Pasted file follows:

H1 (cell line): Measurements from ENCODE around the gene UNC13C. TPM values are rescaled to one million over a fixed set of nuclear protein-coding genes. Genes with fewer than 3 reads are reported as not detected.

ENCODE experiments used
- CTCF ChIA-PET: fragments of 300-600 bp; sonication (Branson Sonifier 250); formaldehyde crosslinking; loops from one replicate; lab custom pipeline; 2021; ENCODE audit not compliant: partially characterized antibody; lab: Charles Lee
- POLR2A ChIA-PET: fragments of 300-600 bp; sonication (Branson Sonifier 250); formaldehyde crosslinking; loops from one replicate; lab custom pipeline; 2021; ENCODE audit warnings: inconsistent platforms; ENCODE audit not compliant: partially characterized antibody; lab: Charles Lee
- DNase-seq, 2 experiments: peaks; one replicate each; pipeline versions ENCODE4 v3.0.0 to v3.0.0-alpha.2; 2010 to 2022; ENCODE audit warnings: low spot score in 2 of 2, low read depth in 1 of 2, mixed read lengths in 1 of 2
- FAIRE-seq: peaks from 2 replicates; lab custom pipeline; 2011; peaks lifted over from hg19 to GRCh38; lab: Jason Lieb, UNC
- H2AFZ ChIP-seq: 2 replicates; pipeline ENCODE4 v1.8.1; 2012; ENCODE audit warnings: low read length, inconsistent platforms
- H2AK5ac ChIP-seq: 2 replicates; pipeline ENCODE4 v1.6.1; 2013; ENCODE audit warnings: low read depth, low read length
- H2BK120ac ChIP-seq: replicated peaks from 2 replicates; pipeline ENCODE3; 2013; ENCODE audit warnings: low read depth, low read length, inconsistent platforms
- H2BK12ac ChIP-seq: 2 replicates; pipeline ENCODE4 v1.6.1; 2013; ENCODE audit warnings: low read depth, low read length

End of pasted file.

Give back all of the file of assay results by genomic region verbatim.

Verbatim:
H1 (cell line): Measurements from ENCODE around the gene UNC13C. TPM values are rescaled to one million over a fixed set of nuclear protein-coding genes. Genes with fewer than 3 reads are reported as not detected.

ENCODE experiments used
- CTCF ChIA-PET: fragments of 300-600 bp; sonication (Branson Sonifier 250); formaldehyde crosslinking; loops from one replicate; lab custom pipeline; 2021; ENCODE audit not compliant: partially characterized antibody; lab: Charles Lee
- POLR2A ChIA-PET: fragments of 300-600 bp; sonication (Branson Sonifier 250); formaldehyde crosslinking; loops from one replicate; lab custom pipeline; 2021; ENCODE audit warnings: inconsistent platforms; ENCODE audit not compliant: partially characterized antibody; lab: Charles Lee
- DNase-seq, 2 experiments: peaks; one replicate each; pipeline versions ENCODE4 v3.0.0 to v3.0.0-alpha.2; 2010 to 2022; ENCODE audit warnings: low spot score in 2 of 2, low read depth in 1 of 2, mixed read lengths in 1 of 2
- FAIRE-seq: peaks from 2 replicates; lab custom pipeline; 2011; peaks lifted over from hg19 to GRCh38; lab: Jason Lieb, UNC
- H2AFZ ChIP-seq: 2 replicates; pipeline ENCODE4 v1.8.1; 2012; ENCODE audit warnings: low read length, inconsistent platforms
- H2AK5ac ChIP-seq: 2 replicates; pipeline ENCODE4 v1.6.1; 2013; ENCODE audit warnings: low read depth, low read length
- H2BK120ac ChIP-seq: replicated peaks from 2 replicates; pipeline ENCODE3; 2013; ENCODE audit warnings: low read depth, low read length, inconsistent platforms
- H2BK12ac ChIP-seq: 2 replicates; pipeline ENCODE4 v1.6.1; 2013; ENCODE audit warnings: low read depth, low read length